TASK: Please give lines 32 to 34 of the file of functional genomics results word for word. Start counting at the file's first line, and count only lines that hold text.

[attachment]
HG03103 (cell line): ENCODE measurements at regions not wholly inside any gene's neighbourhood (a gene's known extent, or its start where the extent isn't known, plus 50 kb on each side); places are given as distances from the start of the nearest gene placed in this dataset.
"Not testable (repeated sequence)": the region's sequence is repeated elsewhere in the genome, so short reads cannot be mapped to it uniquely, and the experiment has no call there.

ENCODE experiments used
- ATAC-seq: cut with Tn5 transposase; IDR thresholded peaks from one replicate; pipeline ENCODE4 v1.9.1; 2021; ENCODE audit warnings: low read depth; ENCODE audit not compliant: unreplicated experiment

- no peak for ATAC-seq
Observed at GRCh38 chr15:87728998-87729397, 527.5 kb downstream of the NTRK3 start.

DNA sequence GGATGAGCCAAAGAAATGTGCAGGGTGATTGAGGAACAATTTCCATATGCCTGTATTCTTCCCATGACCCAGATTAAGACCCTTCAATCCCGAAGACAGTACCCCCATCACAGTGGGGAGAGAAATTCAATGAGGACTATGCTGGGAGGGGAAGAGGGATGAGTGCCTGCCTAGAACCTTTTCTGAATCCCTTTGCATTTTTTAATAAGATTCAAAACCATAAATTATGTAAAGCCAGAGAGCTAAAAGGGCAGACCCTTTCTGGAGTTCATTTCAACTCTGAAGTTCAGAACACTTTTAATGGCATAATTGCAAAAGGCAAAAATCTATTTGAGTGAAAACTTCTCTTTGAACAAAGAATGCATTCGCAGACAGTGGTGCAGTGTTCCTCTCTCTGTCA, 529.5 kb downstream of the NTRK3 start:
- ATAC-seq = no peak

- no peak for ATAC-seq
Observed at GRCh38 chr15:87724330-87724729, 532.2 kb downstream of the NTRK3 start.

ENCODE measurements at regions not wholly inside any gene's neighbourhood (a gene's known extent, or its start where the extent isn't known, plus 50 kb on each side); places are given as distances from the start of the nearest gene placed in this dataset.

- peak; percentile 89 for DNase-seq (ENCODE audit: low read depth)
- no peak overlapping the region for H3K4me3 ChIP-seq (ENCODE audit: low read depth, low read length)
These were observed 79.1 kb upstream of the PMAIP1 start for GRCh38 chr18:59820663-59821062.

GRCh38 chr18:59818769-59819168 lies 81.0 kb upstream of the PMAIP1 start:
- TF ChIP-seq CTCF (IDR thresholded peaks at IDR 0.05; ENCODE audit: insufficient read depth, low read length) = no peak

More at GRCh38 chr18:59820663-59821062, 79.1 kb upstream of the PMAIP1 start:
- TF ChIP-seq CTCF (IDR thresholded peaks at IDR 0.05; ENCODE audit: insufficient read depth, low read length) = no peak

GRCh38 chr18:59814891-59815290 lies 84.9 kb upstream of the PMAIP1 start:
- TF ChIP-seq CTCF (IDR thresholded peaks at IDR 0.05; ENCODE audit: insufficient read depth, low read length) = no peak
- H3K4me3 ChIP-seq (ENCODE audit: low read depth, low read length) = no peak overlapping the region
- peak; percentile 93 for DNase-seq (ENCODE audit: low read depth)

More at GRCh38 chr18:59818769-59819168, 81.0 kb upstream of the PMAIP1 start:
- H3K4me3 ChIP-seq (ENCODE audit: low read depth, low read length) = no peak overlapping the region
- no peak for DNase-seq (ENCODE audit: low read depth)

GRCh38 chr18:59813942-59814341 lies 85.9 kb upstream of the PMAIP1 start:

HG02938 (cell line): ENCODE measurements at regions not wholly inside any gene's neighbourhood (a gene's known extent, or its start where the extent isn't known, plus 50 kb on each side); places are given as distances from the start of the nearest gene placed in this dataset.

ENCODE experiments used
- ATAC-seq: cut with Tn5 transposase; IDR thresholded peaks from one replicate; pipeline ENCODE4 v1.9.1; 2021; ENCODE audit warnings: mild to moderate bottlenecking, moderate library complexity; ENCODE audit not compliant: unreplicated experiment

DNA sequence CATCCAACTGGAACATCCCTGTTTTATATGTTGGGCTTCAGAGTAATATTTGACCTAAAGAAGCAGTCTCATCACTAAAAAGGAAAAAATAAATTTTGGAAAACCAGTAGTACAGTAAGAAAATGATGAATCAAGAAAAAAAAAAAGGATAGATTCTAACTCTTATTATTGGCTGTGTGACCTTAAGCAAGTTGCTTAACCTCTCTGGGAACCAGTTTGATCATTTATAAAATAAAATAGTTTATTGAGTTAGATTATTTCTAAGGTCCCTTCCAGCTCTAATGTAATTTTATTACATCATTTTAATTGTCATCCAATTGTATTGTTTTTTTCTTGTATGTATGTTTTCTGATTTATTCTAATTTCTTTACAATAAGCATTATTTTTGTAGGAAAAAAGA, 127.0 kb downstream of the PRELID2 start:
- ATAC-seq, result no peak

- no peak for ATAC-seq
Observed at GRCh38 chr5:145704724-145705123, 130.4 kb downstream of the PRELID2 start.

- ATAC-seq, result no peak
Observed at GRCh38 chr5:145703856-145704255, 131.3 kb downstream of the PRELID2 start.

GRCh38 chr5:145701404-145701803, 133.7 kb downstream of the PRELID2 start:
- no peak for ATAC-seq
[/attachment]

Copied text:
- no peak for ATAC-seq
Observed at GRCh38 chr5:145704724-145705123, 130.4 kb downstream of the PRELID2 start.

- ATAC-seq, result no peak